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Dependencies on document type

The process of indexing has been idealized, as having a first stage where we worry about what kind of document it is (e.g., whether it's a thesis or an email message), and then assuming subsequent processing is completely independent of document type. Like all software designs, this idealization breaks down in the face of real data.

Consider email messages. One common element of these documents is {quoted} text from another email message. Often this is marked by a caret prefix, as shown in Figure (FOAref) . The role of inter-document citations like this is considered in depth in Section §6.1 , but for the present a reasonable design decision is that all text should be indexed only once. Especially appropriate if we have both the original email message and the quoted version of it, we might want to elide (ignore) quoted lines.

On Thu, 28 Aug 1997 23:10:03 GMT, Michael Query wrote:

>My question is, should I get another 2 Gb SCSI disk for putting the >OS (NT 4.0 WS), software, etc on, or should I get an IDE disk for this?

Having played around with different configs for a while, I'd say go SCSI. I'd do that even if I had to get a second SCSI controller.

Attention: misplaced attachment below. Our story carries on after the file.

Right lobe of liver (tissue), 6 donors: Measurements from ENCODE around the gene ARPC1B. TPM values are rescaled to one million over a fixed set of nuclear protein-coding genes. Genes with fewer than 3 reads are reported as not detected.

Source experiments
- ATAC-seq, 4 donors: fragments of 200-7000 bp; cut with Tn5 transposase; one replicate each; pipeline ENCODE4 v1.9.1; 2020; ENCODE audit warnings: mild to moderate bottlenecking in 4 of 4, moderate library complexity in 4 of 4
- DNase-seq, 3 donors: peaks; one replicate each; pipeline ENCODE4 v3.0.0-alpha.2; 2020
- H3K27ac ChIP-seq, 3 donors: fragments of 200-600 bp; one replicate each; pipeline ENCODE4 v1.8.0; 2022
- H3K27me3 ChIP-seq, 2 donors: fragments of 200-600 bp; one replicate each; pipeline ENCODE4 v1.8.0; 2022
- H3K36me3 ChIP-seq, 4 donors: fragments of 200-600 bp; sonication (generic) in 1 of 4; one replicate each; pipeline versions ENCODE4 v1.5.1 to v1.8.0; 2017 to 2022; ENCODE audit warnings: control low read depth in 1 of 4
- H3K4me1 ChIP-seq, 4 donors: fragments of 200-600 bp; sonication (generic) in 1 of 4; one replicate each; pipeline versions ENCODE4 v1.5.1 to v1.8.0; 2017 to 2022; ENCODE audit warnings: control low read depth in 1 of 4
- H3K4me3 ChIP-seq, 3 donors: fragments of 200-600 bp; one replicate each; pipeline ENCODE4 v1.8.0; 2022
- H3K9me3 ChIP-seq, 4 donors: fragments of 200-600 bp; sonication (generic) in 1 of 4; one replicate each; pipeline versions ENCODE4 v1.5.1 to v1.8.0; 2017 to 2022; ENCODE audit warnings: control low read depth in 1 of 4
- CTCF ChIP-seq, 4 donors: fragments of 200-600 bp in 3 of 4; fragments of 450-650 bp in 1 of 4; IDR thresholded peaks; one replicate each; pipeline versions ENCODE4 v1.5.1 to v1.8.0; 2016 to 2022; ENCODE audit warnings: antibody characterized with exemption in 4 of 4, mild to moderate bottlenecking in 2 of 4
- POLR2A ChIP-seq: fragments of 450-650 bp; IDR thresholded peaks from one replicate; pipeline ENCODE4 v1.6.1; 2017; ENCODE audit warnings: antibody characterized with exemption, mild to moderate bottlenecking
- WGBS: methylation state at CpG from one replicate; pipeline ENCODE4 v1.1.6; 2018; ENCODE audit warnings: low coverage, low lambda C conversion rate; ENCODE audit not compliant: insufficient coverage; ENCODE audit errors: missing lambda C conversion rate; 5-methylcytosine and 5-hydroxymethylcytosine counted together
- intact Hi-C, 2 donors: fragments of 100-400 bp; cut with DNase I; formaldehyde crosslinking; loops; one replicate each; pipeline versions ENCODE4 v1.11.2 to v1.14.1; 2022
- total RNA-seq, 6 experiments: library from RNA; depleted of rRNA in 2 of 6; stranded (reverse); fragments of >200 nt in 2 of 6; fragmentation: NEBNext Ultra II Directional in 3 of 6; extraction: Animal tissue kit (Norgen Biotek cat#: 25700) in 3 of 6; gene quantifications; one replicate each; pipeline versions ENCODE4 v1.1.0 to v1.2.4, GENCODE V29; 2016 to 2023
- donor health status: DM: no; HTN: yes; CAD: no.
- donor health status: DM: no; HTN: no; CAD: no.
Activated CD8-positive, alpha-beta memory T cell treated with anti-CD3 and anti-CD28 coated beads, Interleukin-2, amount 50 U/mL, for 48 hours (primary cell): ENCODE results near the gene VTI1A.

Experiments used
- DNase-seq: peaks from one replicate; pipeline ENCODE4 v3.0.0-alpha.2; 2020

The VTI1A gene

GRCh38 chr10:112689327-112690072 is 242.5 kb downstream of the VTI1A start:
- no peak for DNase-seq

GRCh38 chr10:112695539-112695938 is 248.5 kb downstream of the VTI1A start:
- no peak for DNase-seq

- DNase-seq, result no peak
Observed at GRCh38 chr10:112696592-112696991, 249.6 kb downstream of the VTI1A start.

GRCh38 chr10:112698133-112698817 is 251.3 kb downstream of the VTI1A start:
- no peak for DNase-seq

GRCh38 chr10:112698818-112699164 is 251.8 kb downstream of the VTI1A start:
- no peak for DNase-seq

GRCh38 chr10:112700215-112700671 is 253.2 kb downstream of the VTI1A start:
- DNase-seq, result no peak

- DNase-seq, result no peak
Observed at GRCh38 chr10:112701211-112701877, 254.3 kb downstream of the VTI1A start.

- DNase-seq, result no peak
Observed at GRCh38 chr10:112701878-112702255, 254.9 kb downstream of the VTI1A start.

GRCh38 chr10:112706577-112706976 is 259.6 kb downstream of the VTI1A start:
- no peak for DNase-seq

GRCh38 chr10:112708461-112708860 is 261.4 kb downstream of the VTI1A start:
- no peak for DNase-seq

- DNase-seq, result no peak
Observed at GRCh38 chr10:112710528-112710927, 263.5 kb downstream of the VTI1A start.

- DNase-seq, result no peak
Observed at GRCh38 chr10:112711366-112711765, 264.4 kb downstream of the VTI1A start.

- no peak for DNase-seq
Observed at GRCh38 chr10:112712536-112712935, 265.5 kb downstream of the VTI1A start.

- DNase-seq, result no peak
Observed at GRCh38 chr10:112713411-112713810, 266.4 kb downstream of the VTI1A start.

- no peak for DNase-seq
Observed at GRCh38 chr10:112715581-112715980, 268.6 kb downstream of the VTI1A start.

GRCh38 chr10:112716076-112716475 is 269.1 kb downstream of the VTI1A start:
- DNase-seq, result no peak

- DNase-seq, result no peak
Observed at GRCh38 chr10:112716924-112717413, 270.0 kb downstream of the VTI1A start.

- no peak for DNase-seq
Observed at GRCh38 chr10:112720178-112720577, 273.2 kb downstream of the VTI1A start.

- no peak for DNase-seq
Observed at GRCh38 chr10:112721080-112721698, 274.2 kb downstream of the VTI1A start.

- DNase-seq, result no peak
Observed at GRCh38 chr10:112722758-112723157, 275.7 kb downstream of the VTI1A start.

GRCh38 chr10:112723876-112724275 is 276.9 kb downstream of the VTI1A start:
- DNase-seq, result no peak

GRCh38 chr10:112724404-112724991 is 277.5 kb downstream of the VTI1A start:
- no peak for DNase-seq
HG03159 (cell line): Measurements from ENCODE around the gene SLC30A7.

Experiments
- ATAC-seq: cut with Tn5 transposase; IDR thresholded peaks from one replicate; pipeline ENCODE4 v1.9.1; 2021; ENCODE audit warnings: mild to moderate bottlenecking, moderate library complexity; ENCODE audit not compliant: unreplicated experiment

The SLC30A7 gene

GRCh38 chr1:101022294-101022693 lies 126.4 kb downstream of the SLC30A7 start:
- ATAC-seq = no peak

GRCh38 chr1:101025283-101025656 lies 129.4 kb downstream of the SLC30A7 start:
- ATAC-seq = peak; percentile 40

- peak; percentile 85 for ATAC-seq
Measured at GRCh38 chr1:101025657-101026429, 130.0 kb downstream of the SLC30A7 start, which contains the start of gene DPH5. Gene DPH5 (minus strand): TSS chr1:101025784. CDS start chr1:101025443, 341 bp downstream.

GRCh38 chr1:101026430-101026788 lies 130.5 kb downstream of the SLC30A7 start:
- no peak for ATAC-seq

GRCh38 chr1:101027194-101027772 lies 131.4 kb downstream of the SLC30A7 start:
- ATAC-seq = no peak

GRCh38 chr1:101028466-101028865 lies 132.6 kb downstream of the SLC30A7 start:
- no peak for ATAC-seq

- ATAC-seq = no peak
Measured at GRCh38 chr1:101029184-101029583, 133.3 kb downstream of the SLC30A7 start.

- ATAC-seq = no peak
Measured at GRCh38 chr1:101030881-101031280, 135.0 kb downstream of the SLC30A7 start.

(You'll ``hear'' a lot of people arguing that IDE is good enough, but if you are after overall improved performance SCSI is best.)

my 2Y. \caption{Quoted lines in an Email message}

Other software designs are possible, but the easiest way to implement this is to check for quoted lines within the {postdoc} routine - if the first character of a line is a caret mark, don't do any of the subsequent processing. Don't check it against noise words, don't stem, index, or install it in the term tree. Unfortunately this creates precisely the kind of Email-specific processing that should be avoided by well-engineered software.


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